Both CIFAR-100 and ImageNet contain a large number of categories with clear hierarchical relationships that can be leveraged by Blockout. We also compare our approach on tasks for which these hierarchical assumptions do not necessarily hold. CIFAR-10 is a version of the CIFAR-100 dataset that classifies images into only 10 classes instead of 100. With such a small number of categories, the utility of hierarchical architectures is less clear. Table 3 shows the performance of our model with only 2 clusters in comparison to the baseline, the baseline with fully-connected layers, and the baseline with fully-connected layers followed by 50% Dropout. Note that stochastic regularization is less important (though still gives better performance than Dropout) while just using the soft clustering parametrization achieved the best performance of 94.41%. This accentuates the regularization effect of the shared cluster assignments between adjacent blockout layers, even without stochastic regularization.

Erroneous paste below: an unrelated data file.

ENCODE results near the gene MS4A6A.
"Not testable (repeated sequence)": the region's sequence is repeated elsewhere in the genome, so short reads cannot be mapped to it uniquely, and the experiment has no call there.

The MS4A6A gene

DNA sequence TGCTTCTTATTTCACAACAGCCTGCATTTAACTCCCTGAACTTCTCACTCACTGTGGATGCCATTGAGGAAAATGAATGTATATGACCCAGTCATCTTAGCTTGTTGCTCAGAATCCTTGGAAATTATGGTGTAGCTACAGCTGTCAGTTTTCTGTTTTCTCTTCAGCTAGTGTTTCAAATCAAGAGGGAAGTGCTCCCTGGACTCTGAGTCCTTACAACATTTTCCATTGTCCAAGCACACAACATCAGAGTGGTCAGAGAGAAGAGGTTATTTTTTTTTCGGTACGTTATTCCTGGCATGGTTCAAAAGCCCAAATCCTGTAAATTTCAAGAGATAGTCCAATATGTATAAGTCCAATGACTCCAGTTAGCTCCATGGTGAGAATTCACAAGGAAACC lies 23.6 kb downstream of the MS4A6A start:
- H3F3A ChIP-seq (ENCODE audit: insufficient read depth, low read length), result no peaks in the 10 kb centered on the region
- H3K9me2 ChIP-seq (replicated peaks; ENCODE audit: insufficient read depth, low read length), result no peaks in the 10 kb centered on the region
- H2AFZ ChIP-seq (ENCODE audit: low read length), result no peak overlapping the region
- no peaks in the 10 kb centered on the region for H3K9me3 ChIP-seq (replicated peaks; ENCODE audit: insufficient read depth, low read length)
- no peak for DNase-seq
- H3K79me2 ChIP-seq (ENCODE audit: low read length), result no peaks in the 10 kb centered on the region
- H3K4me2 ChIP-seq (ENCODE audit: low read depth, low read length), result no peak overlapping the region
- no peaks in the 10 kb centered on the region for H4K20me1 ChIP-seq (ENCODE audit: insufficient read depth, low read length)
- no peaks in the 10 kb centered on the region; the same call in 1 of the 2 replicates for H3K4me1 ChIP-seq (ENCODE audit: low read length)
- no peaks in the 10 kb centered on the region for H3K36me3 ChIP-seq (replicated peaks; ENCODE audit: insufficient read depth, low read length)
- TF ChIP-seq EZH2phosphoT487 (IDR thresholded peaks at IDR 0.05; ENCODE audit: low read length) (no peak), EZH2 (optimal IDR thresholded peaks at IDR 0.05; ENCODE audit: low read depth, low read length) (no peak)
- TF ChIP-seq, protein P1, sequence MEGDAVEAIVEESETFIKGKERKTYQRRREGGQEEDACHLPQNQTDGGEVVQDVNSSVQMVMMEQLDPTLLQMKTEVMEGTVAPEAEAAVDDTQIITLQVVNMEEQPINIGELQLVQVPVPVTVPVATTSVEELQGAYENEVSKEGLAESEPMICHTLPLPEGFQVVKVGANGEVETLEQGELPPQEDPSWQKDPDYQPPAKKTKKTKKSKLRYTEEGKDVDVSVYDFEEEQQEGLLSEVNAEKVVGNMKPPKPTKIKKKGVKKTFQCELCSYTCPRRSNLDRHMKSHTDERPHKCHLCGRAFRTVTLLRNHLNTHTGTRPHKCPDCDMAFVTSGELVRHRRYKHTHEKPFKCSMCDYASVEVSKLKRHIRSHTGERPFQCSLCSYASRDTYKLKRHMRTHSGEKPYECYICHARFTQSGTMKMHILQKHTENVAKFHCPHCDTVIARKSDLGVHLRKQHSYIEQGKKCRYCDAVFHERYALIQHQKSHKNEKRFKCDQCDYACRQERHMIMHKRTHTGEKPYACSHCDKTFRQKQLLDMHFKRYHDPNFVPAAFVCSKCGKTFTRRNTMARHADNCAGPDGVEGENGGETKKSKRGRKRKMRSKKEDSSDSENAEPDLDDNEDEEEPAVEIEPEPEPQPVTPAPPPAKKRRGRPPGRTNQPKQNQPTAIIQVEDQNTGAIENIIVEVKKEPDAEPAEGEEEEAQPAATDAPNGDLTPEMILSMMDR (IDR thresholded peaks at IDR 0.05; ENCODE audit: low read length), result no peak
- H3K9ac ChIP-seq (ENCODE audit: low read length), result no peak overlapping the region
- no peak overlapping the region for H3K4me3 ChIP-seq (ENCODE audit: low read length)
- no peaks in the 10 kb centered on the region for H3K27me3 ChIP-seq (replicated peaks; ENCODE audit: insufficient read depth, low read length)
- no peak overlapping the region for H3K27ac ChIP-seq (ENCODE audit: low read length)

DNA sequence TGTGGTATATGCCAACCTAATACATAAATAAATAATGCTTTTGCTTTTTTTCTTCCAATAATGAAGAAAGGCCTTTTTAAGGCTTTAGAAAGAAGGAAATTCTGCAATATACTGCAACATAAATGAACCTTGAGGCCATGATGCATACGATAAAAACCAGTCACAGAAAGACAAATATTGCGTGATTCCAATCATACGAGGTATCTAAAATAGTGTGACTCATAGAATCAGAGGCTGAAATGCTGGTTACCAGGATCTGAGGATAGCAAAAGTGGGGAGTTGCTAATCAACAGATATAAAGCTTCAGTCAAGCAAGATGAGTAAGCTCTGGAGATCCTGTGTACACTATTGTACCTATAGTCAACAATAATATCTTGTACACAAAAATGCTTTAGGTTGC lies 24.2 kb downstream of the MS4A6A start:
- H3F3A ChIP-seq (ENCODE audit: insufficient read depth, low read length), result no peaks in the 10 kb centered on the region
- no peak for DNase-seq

8 Conclusion

Blockout is a novel generalization of stochastic regularization with parameters that can be learned during training, essentially allowing for automatic model selection within a class of hierarchical network structures. The result is a consistent, implicit clustering of output categories into branches sharing similar representations. While further work is required to completely understand and interpret the learned clusters, Blockout results in substantial improvements in prediction accuracy and faster convergence in comparison to baseline methods. As a first step towards fully-automatic model selection, Blockout emphasizes the importance of the careful parametrization of deep network architectures and should inspire a family of similar approaches adapted to other application domains.

(a) Soft Clustering, 4096 Nodes
(b) Hard Clustering, 4096 Nodes
(c) Hard Clustering, 2048 Nodes
(d) Hard Clustering, 1024 Nodes